The Connecticut Interscholastic Athletic Commission Tuesday breathed life into the possibility of having a high school football season at some point during the school year.
The CIAC announced it will establish an alternative season in the second semester for full-contact 11-on-11 football and any other sports that don't complete at least 40% of their games during the regularly scheduled season.
The alternative season would begin with conditioning on February 22 and games would be played from March 19 through April 17. The alternative season would still be contingent on COVID-19 metrics that align with guidelines from the Department of Public Health, according to the CIAC.
Creating an alternative second semester season would adjust the schedules for traditional winter and spring sports as well.
The winter sports season would begin with conditioning on Nov. 23 and end with the CIAC Tournament Feb. 8-21.
The spring sports season would begin with conditioning on April 11 with conditioning and games would begin on April 23. Students who would still be participating in the special alternative season would not begin with a new sport during the conditioning period.
Football coaches will be allowed to have contact with their players to conduct low-to-moderate-risk school-sponsored football activities through Nov. 21, according to the CIAC.
The announcement complicates the options for teams or players considering playing for an independent football league this fall. While the CIAC is leaving the final decision up to schools, the organization is not recommending the student-athletes play in the independent leagues this fall.
It is important to note that there has never been a scenario in the sport of football where a student-athletes could have the option of playing for an outside team during the fall season. In every CIAC sanctioned sport an athlete may not participate on a school team and outside team in the same sport during the same season. With the postponement of football until later in the 2020-2021 school year, the CIAC will offer two football opportunities. The first will be a fall season ending November 21st in which teams may participate in low to moderate risk school-based activities. A school team participating in higher risk activities does so against the recommendation of the CIAC and DPH. The CIAC is aware of independent football teams that are forming to offer a limited number of high school aged players a full contact fall league. The CIAC does not endorse play in such in leagues. In the interest of student-athlete safety, the CIAC recommends the following guidance to member schools for players who may participate on an independent football team this fall:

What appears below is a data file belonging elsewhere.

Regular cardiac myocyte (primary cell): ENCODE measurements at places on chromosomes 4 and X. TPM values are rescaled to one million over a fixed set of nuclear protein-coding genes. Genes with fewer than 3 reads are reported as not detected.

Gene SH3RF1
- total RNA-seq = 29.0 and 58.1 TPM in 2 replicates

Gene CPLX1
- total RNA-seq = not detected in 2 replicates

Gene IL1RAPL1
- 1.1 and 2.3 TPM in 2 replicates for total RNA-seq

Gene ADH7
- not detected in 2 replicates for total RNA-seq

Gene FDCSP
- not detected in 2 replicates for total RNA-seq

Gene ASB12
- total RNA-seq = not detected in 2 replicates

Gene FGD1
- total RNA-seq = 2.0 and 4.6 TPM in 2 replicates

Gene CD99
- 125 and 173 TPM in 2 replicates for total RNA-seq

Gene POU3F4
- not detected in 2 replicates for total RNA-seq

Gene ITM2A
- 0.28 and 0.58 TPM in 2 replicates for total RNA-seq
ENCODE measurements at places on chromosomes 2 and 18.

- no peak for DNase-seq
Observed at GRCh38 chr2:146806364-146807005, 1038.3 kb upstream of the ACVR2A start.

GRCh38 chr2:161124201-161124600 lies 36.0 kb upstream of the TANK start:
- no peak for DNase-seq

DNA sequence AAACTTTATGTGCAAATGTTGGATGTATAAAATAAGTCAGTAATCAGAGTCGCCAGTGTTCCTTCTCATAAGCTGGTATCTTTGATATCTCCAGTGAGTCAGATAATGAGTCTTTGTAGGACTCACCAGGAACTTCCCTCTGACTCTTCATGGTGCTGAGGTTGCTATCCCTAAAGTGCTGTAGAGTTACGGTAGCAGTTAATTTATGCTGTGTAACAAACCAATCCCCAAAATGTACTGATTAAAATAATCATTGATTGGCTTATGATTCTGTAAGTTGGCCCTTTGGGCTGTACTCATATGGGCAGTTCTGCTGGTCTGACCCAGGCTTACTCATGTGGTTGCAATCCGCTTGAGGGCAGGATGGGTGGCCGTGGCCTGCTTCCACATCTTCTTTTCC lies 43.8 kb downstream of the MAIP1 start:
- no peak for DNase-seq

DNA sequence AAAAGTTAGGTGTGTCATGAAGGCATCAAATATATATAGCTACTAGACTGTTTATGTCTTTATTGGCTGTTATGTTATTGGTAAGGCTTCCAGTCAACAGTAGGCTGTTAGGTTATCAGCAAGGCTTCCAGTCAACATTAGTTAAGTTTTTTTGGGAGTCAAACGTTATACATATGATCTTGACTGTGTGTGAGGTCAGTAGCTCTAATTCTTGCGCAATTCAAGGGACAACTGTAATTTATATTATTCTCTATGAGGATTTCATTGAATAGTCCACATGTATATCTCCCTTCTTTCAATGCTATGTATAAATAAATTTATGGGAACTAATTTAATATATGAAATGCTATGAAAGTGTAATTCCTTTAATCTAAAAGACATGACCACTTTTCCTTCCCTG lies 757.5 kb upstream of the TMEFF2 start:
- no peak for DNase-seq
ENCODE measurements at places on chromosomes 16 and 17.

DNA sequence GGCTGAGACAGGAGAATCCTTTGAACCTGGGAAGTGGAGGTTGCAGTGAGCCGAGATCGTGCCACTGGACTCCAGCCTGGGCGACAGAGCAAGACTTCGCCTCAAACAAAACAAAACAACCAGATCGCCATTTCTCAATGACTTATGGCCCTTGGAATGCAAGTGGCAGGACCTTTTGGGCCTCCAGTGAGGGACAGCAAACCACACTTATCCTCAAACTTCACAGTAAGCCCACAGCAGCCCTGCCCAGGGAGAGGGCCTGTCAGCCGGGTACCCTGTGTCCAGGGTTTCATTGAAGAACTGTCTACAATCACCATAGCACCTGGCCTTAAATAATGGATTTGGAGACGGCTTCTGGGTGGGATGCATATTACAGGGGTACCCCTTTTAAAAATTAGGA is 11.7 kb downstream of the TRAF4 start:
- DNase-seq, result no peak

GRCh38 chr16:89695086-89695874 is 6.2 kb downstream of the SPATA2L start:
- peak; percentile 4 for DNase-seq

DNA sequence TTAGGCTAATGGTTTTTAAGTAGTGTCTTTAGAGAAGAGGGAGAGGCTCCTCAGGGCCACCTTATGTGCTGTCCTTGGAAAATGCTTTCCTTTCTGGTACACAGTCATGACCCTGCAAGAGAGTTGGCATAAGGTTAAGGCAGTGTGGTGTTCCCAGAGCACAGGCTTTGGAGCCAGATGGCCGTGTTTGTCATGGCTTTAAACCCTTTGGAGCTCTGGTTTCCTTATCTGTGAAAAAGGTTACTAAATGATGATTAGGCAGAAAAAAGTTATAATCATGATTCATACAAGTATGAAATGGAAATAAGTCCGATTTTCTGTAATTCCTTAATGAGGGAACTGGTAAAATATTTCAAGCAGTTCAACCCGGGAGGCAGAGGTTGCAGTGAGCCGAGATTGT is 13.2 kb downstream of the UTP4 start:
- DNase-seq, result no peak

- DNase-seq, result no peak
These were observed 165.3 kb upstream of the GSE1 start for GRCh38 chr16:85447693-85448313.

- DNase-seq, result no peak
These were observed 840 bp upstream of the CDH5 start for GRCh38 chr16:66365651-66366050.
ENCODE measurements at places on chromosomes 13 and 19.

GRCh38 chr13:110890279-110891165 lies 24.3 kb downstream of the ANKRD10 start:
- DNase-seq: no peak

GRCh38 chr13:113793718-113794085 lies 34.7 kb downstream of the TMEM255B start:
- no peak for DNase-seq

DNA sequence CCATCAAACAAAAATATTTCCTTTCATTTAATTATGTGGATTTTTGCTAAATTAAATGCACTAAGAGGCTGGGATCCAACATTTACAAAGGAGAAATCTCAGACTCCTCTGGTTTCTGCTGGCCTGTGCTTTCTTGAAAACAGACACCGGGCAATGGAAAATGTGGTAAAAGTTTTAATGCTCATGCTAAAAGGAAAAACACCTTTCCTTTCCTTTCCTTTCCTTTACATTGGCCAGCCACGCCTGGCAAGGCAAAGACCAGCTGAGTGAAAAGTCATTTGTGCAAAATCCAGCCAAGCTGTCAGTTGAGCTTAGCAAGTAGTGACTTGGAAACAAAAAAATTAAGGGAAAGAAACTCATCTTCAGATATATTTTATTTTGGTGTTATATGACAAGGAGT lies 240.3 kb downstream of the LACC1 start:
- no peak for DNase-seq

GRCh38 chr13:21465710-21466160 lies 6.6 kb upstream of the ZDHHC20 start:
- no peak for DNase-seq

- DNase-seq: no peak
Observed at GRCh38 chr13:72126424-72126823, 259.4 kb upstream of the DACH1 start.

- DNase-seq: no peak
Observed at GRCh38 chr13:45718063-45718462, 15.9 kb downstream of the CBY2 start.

- A school should be aware of the potential for overuse injury if a student-athlete is participating in both school-based low to moderate risk football activities and non-school based high-risk independent leagues. The CIAC does not endorse simultaneous participation, however, the ultimate decision to allow dual participation is at the discretion of the school/district. To avoid the potential for overuse injuries a student-athlete should not exceed the training that is experienced during a “normal” fall football season.
- It is recommended that football experiences not exceed a schedule of 5 practice days per week with a duration of 2 hours per practice, 1 game per week, and one recovery/conditioning day per week. If a student-athlete is participating in both school-based activities and independent experiences, the school should monitor the student’s activities as a preventative measure against overuse injuries.
- Due to CIAC’s postponement of high-risk full contact football this fall, student-athletes have not participated in the “normal” training progression of heat acclimatization while wearing helmets and pads, nor have they engaged in the “normal” progression of skill work leading up to game speed full contact play. Therefore, it is recommended that student-athletes and their parents be advised that the likelihood of overuse injuries from participation in high risk full contact football, or at least those to some extent caused by not having had a preseason, occurring this fall are high.